Now that the DeKalb School District 428 board and its superintendent have agreed to a settlement, it’s time to turn the page.
On Tuesday, board members unanimously approved a settlement with Doug Moeller that will pay him through April 30, when he will retire. Including the work Moeller has missed since he was placed on leave in September, he will have been paid more than $100,000 not to work.
In exchange, Moeller will walk away from the final two years of a five-year contract, during which he was scheduled to earn more than $400,000 in salary.
This is not a productive way to spend public funds. Our hope is that district officials learn from this episode and do a better job protecting taxpayers in future employee contracts by making them shorter-term and making it clear that employees can be terminated for causes such as sexual harassment and retaliation.
The deal that allows Moeller to walk away is better than most working people, who would have been fired months ago.
Just weeks into the school year, Moeller was accused of harassment by Michele Albano, Moeller’s hand-picked choice to take over as principal at DeKalb High School this school year. She said he had threatened to ruin her career after she insisted their personal relationship, which she said grew over the previous summer, should be platonic.
Albano filed a grievance with the school district and received an emergency no-contact order from a Kane County judge, which required Moeller to stay at least 100 feet from her at all times.
However, Albano did not go to court Oct. 6 to face Moeller, and the order was dismissed. Moeller was never charged with any crime and has never publicly responded to the allegations.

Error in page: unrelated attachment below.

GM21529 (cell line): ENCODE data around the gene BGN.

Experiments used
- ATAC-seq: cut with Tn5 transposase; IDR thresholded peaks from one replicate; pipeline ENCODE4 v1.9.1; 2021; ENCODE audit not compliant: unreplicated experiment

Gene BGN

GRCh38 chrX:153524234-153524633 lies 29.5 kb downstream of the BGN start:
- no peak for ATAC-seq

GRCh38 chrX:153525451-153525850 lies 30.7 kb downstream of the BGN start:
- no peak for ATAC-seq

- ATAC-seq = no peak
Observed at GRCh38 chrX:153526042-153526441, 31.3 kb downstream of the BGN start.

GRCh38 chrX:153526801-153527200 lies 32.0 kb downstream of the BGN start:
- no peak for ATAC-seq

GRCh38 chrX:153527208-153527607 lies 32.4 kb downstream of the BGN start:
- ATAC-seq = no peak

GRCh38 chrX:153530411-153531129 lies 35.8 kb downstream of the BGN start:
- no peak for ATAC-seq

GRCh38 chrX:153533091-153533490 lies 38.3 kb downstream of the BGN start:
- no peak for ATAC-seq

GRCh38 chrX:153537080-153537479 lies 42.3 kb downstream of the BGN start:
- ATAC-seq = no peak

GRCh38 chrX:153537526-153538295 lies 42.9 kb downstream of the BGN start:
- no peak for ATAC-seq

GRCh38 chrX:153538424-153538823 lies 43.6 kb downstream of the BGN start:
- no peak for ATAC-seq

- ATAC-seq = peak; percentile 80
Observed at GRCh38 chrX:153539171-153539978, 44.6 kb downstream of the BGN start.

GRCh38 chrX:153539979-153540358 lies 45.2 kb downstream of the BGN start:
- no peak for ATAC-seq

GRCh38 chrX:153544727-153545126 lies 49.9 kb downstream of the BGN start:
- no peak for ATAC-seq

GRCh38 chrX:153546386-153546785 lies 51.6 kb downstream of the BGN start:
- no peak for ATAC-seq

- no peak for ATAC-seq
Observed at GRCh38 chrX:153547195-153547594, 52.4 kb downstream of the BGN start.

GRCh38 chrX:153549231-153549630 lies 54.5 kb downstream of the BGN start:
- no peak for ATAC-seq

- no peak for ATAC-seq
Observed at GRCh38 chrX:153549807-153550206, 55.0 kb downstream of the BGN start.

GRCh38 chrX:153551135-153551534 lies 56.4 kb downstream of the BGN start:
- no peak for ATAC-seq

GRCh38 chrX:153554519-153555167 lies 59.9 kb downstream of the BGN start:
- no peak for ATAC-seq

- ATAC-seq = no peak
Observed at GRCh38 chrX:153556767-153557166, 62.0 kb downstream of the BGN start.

In October, we wrote that if there was a clear and convincing case Albano’s allegations are true, that Moeller should be fired. But short of mutual agreement, personal disability or death, Moeller’s contract said he could be fired for cause only for “any conduct deemed to be neglect of duty or for the commission of any crime.”
Board members settled on this payout as the most expedient way to make a clean break. They chose to be practical rather than take a stand.
A clean break will be good for the school district, which has had only a part-time leader in interim Superintendent Bradley Hawk for most of the year.
In the wake of this controversy, public interest in serving on the board has exploded. A board for which only two names appeared on the ballot for four seats in 2015 will have 10 people vying for three seats this year.
Those who win in April should help decide who the next school superintendent will be and what kind of contract he or she will receive. They also will help decide how District 428 will meet other challenges that directly affect children and taxpayers in DeKalb, Cortland and Malta.
We hope that this episode will be remembered in the district and in the regrettable event it should be repeated, officials will act more decisively.